Perspective. Yes, war is a bad idea. Most likely in my estimation: Scenario Three, the North Korean government collapses.
Here’s Exactly Why War With North Korea Would Be Hell, According To New War Games
If war erupts with North Korea, then the U.S. military will have problems, according to a series of war games conducted by the RAND Corporation.

Not all disruptions go smoothly.
Santa Barbara City Impounds Ride-Share Scooters
Santa Barbara awoke [Friday] morning to about 100 electric scooters lining Downtown State Street sidewalks. The company Lime Bike, based in San Mateo, CA, placed the electric scooters despite conversations with City Officials about existing Municipal Code regulations that conflict with the scooter deployment. “We see the electric scooter share as potentially having transportation and economic vitality benefits to the City. But we are also concerned about the safety of our citizens and their use of the scooters,” said Rebecca Bjork, Public Works Director.
Electric scooters are placed on the sidewalk with onboard indicators to use a phone app to pay for and use it. When done with a ride, the user leaves the scooter and it becomes ready for the next user. The phone app lets users know where to find a scooter, among other information.
… Although riding an electric scooter by state law requires a helmet, the companies typically do not provide them.
… While City staff stressed to the staff at Lime Bike the importance working with the Santa Barbara community and working within the process, it has chosen to put scooter out on the street [Friday]. The City notified Lime Bike immediately by phone and in writing that scooters will be impounded [Friday] at 1:00pm. The impounding [was in process Friday afternoon] and is being conducted by Public Works with assistance as needed from the Police Department.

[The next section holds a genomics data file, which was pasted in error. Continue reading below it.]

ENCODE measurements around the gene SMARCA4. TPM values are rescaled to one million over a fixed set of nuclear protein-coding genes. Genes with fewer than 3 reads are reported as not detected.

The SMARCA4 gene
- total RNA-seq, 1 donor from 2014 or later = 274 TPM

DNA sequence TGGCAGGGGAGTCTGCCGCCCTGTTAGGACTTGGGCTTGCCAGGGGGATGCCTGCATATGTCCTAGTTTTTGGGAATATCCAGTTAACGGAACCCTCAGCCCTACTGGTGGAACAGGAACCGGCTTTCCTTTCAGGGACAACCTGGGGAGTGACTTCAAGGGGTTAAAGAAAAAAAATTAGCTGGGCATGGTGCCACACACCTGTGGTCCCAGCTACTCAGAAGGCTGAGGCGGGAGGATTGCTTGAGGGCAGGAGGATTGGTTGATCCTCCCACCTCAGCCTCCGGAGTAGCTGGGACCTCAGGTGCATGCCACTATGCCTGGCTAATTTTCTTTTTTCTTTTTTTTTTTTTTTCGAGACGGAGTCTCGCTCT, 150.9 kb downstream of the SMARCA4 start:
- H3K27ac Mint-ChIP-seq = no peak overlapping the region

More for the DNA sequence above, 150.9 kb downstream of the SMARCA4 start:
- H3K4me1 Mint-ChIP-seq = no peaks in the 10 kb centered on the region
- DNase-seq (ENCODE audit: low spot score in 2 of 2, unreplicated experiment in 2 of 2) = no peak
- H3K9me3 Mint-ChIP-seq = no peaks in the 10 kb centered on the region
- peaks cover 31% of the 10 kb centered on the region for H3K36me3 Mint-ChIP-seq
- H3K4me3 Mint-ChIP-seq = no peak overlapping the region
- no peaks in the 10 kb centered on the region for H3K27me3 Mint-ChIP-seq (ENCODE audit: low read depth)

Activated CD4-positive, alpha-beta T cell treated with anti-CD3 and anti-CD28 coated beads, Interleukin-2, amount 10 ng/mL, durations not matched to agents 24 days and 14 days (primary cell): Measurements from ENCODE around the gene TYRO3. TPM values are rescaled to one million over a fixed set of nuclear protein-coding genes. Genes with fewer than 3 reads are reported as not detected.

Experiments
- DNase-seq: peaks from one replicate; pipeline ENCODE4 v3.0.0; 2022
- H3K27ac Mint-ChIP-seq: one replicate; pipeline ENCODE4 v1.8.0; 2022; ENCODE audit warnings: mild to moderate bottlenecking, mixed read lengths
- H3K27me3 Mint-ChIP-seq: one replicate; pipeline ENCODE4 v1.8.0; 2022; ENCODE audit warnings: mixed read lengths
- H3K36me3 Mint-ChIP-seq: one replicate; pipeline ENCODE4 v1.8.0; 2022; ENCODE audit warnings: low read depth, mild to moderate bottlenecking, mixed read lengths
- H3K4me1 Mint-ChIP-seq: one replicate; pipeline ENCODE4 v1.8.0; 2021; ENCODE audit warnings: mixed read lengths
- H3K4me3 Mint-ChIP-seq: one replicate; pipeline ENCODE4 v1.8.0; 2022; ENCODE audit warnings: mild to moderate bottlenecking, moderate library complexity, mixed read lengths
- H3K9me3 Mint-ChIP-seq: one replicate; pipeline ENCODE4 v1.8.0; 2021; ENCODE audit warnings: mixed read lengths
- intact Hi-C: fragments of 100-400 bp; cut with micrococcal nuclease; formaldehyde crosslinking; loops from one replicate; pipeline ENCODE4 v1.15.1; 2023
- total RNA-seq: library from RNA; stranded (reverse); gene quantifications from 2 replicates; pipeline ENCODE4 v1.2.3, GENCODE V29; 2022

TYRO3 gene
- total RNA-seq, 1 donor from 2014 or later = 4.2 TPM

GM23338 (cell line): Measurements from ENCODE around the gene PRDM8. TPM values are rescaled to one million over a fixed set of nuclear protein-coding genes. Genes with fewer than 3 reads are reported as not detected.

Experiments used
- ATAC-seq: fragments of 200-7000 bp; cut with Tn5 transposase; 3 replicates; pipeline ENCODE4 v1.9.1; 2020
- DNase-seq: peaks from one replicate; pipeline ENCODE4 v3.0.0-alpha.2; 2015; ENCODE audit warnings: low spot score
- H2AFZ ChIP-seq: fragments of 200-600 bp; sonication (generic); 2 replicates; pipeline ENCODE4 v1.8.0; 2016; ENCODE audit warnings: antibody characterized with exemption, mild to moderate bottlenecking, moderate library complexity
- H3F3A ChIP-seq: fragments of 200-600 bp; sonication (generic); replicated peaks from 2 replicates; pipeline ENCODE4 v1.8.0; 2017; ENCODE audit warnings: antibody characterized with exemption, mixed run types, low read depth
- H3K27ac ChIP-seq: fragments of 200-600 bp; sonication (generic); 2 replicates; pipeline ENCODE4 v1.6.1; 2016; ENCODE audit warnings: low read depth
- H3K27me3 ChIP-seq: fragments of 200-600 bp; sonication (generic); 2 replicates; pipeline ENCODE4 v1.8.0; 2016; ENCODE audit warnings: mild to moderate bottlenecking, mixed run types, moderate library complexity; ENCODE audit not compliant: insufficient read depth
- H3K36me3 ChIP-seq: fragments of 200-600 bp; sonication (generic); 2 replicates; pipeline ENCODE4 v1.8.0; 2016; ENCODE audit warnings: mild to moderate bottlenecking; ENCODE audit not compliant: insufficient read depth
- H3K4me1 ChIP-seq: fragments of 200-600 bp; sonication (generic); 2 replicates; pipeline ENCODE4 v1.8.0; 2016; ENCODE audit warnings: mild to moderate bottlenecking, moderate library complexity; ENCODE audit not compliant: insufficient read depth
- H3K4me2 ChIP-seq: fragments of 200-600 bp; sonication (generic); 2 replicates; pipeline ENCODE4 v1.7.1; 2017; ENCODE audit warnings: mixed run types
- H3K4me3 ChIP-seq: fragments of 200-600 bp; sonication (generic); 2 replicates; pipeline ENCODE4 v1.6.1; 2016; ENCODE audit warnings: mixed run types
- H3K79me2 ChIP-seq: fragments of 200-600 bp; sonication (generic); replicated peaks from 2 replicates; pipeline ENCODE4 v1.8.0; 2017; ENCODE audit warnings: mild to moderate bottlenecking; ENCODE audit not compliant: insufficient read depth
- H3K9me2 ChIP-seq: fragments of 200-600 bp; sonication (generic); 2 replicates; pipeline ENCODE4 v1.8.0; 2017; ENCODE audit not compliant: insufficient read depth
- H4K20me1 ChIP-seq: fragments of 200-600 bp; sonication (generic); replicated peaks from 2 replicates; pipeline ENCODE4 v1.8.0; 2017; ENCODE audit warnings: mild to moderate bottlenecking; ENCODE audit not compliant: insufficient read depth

Bye-bye, Bird? Denver starts impounding dockless electric scooters
True to its word, Denver Public Works is impounding the electric scooters that have created a minor controversy in the city.
Denver officials —one wearing a vest emblazoned with the words "Denver Special Police" — were spotted Thursday confiscating a Bird scooter at 17th Avenue and North Broadway. DPW issued a statement Friday stating it had ordered the companies to remove them from public right of ways. Today the agency confirmed it is confiscating the scooters if they are left unattended on sidewalks or other public areas.

Spotify Has Started Licensing Songs From Artists, Completely Cutting Out Labels
The way it currently works, you can make it onto Spotify or any other streaming service by being signed to a label or going through a distribution service such as DistroKid or CD Baby. Spotify is looking to change that. According to a report by Billboard, Spotify is attempting to go straight to the artist and their managers.
Billboard says Spotify has begun licensing songs directly from artists and paying them "several hundred thousand dollars" for their tracks and then paying both the artists and managers a lower royalty rate afterward.
The upside to that is that despite the lower royalty rate, it's just the artist and their manager keeping all the money and not any being lost to a label.